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A group of EDF employees by the storage pool at the Fessenheim nuclear power plant, France.

A fuel storage pool at the Fessenheim nuclear-power plant, which was closed permanently in June 2020.Credit: SEBASTIEN BOZON/AFP via Getty

Around 70% of French electricity is derived from the splitting of atoms, and no other country produces more nuclear power per capita. More than a means of keeping the lights on, France’s prowess in the nuclear space is also a source of national pride — the amalgamation of decades of research that stretch back to the discovery of polonium and radium by Marie Skłodowska Curie and Pierre Curie in Paris in the late 1890s.

Today, nuclear energy earns the country more than €3 billion (US$3 billion) per year in electricity exports. This has taken on fresh saliency as global energy prices spike in response to Russia’s invasion of Ukraine.

Yet the nuclear energy industry in France is facing significant challenges. Climate change, for example, is already hampering French nuclear output. An especially hot and dry summer has warmed the country’s rivers and lowered water levels, reducing the ability of its energy companies to use the water to cool nuclear reactors. Some power plants are beginning to show their age and require extensive maintenance for corrosion damage, which could end up taking years. All of this has conspired to force half of France’s nuclear reactors offline for now. This couldn’t have come at a worse time: Europe’s energy prices and supplies are already under immense pressure following the invasion of Ukraine.

Politics is also at play. In the wake of presidential and parliamentary elections this year, the future of nuclear energy in France seems less certain.

Critics of centrist President Emmanuel Macron, who was re-elected in April for a second five-year term, accuse him of being inconsistent on nuclear policy. He previously promised to reduce France’s reliance on nuclear energy, and 2 years ago he pushed ahead with shutting a 42-year-old plant in Fessenheim, close to the border with Germany. Macron’s tone has since shifted: in February, he announced plans to build 6 new reactors at an estimated cost of €50 billion, with the first coming online by 2035.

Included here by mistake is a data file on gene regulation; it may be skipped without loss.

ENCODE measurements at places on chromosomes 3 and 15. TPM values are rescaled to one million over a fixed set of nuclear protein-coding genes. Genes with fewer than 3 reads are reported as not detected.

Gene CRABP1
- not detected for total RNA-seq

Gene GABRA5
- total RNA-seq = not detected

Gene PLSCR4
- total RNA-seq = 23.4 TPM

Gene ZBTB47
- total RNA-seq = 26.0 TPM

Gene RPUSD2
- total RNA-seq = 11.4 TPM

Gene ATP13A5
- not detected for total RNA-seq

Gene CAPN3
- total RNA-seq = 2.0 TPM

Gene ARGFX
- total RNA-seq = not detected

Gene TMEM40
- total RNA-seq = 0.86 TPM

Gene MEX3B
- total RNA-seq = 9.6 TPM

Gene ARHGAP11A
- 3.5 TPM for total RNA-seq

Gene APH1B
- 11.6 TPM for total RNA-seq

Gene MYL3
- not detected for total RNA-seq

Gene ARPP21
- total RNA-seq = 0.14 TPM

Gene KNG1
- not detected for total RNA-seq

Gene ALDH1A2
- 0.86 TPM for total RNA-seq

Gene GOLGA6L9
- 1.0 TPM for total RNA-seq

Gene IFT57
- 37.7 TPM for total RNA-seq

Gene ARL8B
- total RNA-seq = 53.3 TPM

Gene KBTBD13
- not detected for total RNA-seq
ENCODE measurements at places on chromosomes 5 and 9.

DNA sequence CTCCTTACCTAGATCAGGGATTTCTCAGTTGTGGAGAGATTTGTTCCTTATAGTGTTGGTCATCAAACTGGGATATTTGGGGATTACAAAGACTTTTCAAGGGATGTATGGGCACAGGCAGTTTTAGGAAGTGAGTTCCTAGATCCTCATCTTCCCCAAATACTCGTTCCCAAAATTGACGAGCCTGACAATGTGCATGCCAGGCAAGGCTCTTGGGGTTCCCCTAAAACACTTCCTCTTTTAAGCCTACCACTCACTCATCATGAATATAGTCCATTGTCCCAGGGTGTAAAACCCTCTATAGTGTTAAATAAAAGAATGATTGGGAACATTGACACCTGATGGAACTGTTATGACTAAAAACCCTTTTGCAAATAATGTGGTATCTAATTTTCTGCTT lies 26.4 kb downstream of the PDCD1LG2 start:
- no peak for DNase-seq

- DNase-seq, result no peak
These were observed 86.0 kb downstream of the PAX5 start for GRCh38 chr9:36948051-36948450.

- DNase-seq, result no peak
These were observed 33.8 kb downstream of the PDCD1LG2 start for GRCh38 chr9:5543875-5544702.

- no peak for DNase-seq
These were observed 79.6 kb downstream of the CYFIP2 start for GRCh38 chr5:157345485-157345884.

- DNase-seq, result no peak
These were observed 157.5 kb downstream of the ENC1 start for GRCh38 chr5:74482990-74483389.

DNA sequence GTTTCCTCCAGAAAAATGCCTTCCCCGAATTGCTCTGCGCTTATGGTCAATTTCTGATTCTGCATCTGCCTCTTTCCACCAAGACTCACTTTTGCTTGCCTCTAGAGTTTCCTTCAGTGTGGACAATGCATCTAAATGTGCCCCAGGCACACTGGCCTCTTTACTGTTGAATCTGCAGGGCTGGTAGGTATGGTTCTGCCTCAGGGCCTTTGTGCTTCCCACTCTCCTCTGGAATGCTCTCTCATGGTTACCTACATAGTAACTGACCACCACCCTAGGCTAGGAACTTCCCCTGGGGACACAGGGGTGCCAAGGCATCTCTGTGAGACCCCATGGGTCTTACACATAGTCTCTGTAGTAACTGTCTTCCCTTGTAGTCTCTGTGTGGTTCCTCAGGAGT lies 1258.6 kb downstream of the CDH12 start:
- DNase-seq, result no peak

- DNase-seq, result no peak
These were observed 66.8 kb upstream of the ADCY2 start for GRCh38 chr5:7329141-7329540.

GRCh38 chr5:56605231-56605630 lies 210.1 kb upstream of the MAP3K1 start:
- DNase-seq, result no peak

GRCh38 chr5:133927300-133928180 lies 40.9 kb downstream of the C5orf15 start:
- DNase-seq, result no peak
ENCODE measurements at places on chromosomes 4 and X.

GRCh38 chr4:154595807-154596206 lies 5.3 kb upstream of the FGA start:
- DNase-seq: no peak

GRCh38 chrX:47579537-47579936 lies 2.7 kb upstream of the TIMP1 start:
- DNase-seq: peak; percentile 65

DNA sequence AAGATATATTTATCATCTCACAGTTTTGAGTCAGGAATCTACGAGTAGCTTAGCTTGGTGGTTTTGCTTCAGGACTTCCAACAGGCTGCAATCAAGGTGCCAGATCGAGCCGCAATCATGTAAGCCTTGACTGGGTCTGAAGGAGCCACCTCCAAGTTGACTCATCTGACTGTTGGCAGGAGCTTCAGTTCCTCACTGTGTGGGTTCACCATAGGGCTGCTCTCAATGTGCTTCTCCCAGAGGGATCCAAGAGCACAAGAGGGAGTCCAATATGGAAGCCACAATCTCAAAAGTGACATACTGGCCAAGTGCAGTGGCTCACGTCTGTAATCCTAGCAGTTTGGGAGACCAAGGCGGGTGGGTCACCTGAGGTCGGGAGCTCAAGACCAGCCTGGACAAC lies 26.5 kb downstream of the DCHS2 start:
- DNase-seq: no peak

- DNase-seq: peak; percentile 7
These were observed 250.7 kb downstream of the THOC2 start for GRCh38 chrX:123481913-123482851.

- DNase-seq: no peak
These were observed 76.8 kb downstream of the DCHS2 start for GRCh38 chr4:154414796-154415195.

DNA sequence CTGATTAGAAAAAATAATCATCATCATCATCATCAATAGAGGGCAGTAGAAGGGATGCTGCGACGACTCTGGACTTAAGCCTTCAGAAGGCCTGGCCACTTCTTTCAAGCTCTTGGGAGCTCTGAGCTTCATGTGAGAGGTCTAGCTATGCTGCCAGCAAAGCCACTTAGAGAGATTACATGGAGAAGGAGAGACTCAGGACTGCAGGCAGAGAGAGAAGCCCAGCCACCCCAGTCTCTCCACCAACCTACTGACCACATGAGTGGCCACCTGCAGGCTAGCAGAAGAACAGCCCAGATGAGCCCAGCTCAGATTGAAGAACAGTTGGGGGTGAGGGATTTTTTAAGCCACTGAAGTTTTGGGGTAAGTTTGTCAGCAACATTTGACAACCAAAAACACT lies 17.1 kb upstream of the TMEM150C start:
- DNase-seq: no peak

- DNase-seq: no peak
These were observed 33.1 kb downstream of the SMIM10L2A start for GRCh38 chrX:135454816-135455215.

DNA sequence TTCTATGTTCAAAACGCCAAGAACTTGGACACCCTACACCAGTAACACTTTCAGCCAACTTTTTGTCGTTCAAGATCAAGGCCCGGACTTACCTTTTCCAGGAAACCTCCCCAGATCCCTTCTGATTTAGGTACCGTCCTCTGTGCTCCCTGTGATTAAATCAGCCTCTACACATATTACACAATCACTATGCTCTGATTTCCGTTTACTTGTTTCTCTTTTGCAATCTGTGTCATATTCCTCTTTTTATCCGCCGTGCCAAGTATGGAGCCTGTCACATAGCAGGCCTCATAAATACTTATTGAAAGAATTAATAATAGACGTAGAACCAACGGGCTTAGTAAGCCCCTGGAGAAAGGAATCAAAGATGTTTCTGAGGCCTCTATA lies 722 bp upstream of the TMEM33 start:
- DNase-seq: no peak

To achieve this, however, he will need the backing of parliament, which is likely to be difficult following legislative elections in June. The coalition that includes Macron’s Renaissance party won 42.5% of seats — more than any other party, but not enough to keep a governing majority. Voters instead endorsed parties from the far right and left. The coalition of left-wing parties, led by anti-nuclear politician Jean-Luc Mélenchon, gained 22.7% of seats. The far right, led by pro-nuclear politician Marine Le Pen, took 15.4% — but cutting a deal with Le Pen, who is a long-time presidential rival of Macron, could prove politically problematic. Those who work in or study nuclear power in France are wondering what this means for the industry. Nature spoke to four specialists, each with their own perspective on what this political climate could mean for the future of nuclear power.


Energy-efficiency researcher and director of the Electrical Engineering Department at the University of Artois in Arras, France.

Today’s nuclear power infrastructure was born out of the French government’s efforts in the 1950s and 1960s to develop a nuclear bomb during the cold war, and so a lot of resources were poured into nuclear research. That created the expertise, then in the 1970s the oil-price shock turned attentions towards nuclear-power development. Countries began to rethink their energy strategies as they tried to reduce dependence on foreign oil.